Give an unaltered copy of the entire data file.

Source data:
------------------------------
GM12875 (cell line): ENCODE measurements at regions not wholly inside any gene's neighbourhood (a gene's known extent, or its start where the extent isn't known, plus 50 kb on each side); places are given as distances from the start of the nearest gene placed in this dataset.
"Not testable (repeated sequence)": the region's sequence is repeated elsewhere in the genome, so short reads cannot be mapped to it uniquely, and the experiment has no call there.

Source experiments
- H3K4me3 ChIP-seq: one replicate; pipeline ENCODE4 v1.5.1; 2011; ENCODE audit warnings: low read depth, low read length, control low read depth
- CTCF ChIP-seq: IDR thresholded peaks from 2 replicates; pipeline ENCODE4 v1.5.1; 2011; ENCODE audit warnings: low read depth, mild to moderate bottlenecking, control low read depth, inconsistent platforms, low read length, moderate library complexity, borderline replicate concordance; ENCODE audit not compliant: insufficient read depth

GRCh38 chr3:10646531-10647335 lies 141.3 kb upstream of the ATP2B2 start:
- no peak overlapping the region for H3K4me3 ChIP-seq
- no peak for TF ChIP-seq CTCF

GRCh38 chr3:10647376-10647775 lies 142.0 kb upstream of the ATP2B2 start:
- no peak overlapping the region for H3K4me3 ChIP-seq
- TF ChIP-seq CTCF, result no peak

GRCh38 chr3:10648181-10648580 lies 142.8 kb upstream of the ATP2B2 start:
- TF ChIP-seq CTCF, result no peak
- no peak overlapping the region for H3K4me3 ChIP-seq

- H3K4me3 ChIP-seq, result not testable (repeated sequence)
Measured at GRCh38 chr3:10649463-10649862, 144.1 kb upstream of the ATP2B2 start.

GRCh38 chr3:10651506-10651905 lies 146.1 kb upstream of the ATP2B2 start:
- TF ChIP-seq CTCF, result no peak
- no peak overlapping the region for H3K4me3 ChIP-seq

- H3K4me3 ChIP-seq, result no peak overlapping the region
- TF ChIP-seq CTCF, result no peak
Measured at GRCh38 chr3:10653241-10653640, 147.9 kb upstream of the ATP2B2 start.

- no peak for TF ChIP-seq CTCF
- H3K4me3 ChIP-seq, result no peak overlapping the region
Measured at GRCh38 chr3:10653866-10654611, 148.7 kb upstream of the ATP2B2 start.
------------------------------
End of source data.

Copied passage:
GM12875 (cell line): ENCODE measurements at regions not wholly inside any gene's neighbourhood (a gene's known extent, or its start where the extent isn't known, plus 50 kb on each side); places are given as distances from the start of the nearest gene placed in this dataset.
"Not testable (repeated sequence)": the region's sequence is repeated elsewhere in the genome, so short reads cannot be mapped to it uniquely, and the experiment has no call there.

Source experiments
- H3K4me3 ChIP-seq: one replicate; pipeline ENCODE4 v1.5.1; 2011; ENCODE audit warnings: low read depth, low read length, control low read depth
- CTCF ChIP-seq: IDR thresholded peaks from 2 replicates; pipeline ENCODE4 v1.5.1; 2011; ENCODE audit warnings: low read depth, mild to moderate bottlenecking, control low read depth, inconsistent platforms, low read length, moderate library complexity, borderline replicate concordance; ENCODE audit not compliant: insufficient read depth

GRCh38 chr3:10646531-10647335 lies 141.3 kb upstream of the ATP2B2 start:
- no peak overlapping the region for H3K4me3 ChIP-seq
- no peak for TF ChIP-seq CTCF

GRCh38 chr3:10647376-10647775 lies 142.0 kb upstream of the ATP2B2 start:
- no peak overlapping the region for H3K4me3 ChIP-seq
- TF ChIP-seq CTCF, result no peak

GRCh38 chr3:10648181-10648580 lies 142.8 kb upstream of the ATP2B2 start:
- TF ChIP-seq CTCF, result no peak
- no peak overlapping the region for H3K4me3 ChIP-seq

- H3K4me3 ChIP-seq, result not testable (repeated sequence)
Measured at GRCh38 chr3:10649463-10649862, 144.1 kb upstream of the ATP2B2 start.

GRCh38 chr3:10651506-10651905 lies 146.1 kb upstream of the ATP2B2 start:
- TF ChIP-seq CTCF, result no peak
- no peak overlapping the region for H3K4me3 ChIP-seq

- H3K4me3 ChIP-seq, result no peak overlapping the region
- TF ChIP-seq CTCF, result no peak
Measured at GRCh38 chr3:10653241-10653640, 147.9 kb upstream of the ATP2B2 start.

- no peak for TF ChIP-seq CTCF
- H3K4me3 ChIP-seq, result no peak overlapping the region
Measured at GRCh38 chr3:10653866-10654611, 148.7 kb upstream of the ATP2B2 start.